In 2012, a band of food industry friends turned the old Zoots Café space into a casual restaurant, serving up nostalgic ’90s tunes and satisfying brunches (Bar Isabel chef Grant van Gameren is a fan of the Cubano sandwich). 1438 Dundas St. W., 647-352-9120.

This End Up
Karen Young and Adam Urquhart opened their sandwich joint two years ago in a building once home to a Brazilian buffet selling food by the kilo. Hungover groups come for brunches of banh mi, po’ boys and a version of a Big Mac. 1454 Dundas St. W., 647-347-8700.

Food Shops

The Hogtown Cure
Steve Ireson and his chef husband, Chris Schroer, opened their meat-centric deli and coffee shop in late 2012. Their specialty: sandwiches piled with sweet hickory pork or house-smoked pastrami, and artisanal cheese. 1484 Dundas St. W., 647-725-5550.

Multiple Organics
Nupur Gogia and Carrianne Leung opened their locavore haven in 2008, stocking organic produce and meats, Ontario and Quebec cheeses, a bewildering array of snack foods, and even eco-friendly household cleaners. 1545 Dundas St. W., 647-435-5340.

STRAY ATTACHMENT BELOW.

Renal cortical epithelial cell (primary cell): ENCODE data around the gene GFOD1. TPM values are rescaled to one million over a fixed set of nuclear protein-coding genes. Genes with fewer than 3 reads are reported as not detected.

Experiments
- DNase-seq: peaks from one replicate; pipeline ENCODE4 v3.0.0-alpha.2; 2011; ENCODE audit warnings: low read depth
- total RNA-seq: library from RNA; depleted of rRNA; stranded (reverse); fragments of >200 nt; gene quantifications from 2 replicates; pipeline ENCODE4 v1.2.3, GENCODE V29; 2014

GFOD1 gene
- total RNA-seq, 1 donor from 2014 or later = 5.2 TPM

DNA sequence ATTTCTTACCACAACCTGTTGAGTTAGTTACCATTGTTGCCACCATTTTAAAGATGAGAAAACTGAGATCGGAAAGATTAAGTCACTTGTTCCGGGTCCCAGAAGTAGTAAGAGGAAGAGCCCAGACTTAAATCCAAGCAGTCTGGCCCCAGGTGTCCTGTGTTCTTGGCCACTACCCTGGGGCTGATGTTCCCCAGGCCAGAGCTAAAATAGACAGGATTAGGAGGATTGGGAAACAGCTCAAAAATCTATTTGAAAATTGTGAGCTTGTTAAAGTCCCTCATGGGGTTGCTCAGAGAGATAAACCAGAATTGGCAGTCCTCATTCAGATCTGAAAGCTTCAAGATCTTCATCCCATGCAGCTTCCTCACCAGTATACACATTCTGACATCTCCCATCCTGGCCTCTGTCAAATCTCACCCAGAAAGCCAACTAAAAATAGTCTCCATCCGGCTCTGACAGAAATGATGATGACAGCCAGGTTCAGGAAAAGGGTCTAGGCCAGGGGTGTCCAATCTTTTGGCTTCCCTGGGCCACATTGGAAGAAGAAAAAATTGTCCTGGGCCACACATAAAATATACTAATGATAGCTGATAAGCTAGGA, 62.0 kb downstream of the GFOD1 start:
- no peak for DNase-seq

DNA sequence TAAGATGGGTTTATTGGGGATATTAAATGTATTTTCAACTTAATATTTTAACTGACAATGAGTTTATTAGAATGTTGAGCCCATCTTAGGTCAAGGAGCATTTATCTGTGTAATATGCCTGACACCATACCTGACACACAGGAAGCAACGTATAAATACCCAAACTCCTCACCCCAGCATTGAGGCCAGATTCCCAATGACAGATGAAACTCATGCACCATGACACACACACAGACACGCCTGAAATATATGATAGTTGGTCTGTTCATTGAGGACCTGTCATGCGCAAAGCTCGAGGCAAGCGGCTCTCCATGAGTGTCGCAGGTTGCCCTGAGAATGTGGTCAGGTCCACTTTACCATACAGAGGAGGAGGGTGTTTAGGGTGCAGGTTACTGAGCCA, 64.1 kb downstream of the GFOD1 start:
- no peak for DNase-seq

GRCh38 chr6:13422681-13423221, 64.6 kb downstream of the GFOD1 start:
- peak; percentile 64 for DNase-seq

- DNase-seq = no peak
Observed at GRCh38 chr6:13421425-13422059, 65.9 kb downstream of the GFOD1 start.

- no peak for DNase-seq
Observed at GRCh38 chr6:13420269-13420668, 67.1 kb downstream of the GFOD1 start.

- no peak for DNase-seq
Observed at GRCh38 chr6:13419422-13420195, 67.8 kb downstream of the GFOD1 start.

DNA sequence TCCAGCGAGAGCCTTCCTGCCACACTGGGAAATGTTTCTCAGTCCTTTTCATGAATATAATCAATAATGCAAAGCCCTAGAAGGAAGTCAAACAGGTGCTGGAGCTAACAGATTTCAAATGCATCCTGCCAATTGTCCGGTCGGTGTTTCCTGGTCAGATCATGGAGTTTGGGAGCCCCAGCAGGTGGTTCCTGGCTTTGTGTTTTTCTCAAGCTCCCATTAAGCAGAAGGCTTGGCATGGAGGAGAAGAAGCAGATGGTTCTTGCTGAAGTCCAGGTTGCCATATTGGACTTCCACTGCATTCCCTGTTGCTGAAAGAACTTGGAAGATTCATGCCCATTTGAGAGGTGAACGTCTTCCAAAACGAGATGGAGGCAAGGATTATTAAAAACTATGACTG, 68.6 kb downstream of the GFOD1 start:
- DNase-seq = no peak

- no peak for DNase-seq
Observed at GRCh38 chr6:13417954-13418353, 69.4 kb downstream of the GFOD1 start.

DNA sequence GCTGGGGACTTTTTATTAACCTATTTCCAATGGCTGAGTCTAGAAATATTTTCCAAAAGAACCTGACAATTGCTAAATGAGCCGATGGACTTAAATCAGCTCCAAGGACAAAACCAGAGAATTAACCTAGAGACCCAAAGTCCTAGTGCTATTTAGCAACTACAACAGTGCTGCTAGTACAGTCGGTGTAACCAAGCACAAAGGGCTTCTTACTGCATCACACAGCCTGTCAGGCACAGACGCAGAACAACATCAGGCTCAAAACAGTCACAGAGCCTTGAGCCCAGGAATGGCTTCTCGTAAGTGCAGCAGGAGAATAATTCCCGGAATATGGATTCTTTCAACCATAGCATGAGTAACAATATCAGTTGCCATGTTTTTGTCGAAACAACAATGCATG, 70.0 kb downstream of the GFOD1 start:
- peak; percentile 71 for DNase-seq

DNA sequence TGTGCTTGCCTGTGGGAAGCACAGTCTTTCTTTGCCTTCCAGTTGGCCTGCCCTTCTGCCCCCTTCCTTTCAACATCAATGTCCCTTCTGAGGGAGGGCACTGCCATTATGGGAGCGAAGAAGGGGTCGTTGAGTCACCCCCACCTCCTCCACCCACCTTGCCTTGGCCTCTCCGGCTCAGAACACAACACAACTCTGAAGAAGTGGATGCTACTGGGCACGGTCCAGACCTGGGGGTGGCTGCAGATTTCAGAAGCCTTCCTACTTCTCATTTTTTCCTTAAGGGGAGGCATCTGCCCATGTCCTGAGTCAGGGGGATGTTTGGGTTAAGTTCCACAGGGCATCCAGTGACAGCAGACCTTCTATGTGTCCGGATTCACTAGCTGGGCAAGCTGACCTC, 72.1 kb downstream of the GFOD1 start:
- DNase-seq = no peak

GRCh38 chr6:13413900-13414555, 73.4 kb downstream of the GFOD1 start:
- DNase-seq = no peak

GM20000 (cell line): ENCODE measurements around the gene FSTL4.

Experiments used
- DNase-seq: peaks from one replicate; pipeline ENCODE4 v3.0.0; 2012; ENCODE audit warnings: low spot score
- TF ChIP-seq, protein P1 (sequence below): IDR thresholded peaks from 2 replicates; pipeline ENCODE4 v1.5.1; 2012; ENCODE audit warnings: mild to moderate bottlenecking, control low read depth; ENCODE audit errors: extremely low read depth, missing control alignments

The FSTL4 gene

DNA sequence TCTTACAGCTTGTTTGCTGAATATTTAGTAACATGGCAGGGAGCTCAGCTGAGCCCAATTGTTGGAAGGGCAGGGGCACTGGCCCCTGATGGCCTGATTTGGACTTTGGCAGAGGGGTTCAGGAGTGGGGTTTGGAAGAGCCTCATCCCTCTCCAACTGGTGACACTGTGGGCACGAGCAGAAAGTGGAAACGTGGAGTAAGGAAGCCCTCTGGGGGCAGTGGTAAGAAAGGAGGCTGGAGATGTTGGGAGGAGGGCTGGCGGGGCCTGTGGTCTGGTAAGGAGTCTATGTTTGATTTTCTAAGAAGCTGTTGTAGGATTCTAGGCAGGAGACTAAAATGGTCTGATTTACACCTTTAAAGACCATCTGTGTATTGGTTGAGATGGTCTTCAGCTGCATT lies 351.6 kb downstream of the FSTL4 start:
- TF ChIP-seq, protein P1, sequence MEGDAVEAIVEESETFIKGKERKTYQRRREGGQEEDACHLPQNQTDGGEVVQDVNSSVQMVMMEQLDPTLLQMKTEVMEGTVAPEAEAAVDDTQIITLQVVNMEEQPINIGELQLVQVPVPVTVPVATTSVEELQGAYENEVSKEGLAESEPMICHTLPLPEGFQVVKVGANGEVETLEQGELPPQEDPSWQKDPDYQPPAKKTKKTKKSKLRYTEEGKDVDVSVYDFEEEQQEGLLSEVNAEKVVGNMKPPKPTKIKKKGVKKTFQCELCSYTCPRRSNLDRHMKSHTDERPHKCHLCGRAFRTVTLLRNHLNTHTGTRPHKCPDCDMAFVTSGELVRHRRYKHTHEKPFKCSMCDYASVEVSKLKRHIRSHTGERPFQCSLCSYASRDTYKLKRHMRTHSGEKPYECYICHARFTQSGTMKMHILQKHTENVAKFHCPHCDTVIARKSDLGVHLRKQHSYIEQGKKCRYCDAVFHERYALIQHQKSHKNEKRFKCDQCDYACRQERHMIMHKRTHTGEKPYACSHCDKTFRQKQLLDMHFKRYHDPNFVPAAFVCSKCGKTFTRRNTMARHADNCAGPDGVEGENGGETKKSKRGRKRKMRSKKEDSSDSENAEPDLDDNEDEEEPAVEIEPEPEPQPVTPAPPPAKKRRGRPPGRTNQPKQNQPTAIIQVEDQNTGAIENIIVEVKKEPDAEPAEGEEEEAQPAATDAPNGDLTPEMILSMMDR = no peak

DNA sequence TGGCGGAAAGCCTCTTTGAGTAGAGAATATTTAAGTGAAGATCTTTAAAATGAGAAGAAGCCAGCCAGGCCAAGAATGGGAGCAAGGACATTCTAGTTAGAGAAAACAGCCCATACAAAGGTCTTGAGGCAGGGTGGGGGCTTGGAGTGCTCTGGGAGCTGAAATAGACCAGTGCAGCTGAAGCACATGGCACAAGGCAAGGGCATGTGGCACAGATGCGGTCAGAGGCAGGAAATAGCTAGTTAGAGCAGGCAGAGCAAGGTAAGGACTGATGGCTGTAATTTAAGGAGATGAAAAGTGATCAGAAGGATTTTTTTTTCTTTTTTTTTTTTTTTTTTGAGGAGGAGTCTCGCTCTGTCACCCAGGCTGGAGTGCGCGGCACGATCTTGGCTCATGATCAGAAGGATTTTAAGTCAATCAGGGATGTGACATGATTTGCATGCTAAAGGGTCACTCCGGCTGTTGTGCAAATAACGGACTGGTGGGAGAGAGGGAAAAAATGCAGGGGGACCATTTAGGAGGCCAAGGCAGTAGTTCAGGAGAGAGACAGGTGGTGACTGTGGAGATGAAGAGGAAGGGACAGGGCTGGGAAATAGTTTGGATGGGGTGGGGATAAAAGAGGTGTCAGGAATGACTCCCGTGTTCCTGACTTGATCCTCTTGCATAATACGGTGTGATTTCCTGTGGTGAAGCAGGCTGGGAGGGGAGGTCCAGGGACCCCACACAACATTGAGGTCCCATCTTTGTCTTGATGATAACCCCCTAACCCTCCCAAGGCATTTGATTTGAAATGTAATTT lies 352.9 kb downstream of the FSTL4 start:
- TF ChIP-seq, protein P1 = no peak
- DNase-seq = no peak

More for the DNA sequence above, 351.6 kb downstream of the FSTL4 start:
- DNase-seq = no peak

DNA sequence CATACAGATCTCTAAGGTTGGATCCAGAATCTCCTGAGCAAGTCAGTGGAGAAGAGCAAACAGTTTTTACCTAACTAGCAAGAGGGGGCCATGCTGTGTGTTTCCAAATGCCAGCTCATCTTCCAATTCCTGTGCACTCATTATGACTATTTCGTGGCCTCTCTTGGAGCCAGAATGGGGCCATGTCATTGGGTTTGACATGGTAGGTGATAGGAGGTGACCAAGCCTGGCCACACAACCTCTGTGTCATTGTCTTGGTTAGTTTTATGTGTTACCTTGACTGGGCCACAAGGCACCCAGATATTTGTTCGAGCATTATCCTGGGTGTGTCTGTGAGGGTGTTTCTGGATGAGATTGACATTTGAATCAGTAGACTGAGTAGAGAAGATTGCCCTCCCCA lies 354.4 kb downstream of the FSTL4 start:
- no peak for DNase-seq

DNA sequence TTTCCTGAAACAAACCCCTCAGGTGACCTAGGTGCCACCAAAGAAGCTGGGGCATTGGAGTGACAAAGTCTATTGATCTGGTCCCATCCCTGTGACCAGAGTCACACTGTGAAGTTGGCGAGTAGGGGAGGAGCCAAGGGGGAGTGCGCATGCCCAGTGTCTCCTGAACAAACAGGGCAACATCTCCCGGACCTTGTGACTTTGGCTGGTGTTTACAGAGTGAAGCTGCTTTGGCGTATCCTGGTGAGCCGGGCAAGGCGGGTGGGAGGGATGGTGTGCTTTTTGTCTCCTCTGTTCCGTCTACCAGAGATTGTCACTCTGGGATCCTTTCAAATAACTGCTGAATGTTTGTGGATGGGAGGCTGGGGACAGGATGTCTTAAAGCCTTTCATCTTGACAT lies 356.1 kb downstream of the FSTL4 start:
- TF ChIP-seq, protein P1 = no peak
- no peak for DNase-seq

OMG Baked Goodness
In 2009, Lesley Mattina moved her popular wholesale bakery into a retail space so sugar fiends could finally get their vegan chocolate cupcakes directly from the source. 1561 Dundas St. W., 647-348-5664.


Jason Abrams didn’t bother naming his low-lit lounge, which is known to regulars as the No Name Bar. Craft beers, inexpensive cocktails and a cozy vibe ensure it’s crammed by 11 every weekend night. 1602 Dundas St. W.

The pioneer of the Dundas strip, this bar opened in 2008 with inexpensive pints and a truly kickass jukebox. Depending on the night, the scene ranges from sedate to raucous with 20-somethings sweating on the dance floor. 1532 Dundas St. W., 416-534-5939.